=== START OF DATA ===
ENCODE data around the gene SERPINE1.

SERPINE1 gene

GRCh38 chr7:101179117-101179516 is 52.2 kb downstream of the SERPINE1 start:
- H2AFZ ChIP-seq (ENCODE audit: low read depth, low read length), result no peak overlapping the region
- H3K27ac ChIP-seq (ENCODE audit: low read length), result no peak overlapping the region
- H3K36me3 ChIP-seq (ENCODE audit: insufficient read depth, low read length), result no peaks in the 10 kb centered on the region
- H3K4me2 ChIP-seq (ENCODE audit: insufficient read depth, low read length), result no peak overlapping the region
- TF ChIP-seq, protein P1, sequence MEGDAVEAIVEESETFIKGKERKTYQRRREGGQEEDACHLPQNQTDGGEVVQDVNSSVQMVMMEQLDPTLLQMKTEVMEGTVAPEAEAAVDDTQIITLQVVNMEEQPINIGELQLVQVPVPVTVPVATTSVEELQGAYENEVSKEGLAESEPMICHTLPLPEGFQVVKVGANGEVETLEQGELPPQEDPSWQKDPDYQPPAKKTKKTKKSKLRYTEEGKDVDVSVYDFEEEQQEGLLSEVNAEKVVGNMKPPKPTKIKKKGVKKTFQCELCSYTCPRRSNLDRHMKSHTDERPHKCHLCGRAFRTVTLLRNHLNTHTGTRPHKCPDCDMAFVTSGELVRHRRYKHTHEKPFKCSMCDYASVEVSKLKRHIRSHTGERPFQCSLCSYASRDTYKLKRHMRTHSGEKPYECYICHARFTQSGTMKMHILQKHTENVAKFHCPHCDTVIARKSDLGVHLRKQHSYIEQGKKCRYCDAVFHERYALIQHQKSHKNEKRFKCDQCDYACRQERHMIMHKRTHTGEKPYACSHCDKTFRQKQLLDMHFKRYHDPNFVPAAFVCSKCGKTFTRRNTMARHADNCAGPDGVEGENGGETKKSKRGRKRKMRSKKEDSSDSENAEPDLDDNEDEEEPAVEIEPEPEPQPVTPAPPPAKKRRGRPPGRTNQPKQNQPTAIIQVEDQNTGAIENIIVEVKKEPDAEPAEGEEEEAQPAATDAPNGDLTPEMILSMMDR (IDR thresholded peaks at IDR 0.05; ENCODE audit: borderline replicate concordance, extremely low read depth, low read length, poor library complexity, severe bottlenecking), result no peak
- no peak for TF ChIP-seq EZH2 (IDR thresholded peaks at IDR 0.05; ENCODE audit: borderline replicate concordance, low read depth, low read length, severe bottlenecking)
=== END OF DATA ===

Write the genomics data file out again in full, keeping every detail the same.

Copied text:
ENCODE data around the gene SERPINE1.

SERPINE1 gene

GRCh38 chr7:101179117-101179516 is 52.2 kb downstream of the SERPINE1 start:
- H2AFZ ChIP-seq (ENCODE audit: low read depth, low read length), result no peak overlapping the region
- H3K27ac ChIP-seq (ENCODE audit: low read length), result no peak overlapping the region
- H3K36me3 ChIP-seq (ENCODE audit: insufficient read depth, low read length), result no peaks in the 10 kb centered on the region
- H3K4me2 ChIP-seq (ENCODE audit: insufficient read depth, low read length), result no peak overlapping the region
- TF ChIP-seq, protein P1, sequence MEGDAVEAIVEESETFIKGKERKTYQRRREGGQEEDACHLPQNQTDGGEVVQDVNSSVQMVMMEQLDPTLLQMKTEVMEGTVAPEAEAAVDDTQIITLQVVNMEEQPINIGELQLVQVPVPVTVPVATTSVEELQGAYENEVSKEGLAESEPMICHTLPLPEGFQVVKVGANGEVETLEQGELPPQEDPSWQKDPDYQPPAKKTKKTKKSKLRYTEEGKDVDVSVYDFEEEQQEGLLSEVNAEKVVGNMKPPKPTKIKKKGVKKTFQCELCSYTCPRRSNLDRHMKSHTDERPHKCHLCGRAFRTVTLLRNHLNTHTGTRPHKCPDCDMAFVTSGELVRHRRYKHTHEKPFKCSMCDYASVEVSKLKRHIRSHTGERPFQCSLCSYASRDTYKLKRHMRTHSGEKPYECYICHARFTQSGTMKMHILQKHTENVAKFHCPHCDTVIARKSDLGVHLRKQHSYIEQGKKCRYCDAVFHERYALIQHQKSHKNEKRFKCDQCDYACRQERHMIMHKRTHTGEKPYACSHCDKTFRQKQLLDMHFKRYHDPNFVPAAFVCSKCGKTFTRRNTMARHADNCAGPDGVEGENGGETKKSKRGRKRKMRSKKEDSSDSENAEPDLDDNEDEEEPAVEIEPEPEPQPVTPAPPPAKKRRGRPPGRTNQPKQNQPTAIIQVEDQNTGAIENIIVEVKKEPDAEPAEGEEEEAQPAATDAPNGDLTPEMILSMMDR (IDR thresholded peaks at IDR 0.05; ENCODE audit: borderline replicate concordance, extremely low read depth, low read length, poor library complexity, severe bottlenecking), result no peak
- no peak for TF ChIP-seq EZH2 (IDR thresholded peaks at IDR 0.05; ENCODE audit: borderline replicate concordance, low read depth, low read length, severe bottlenecking)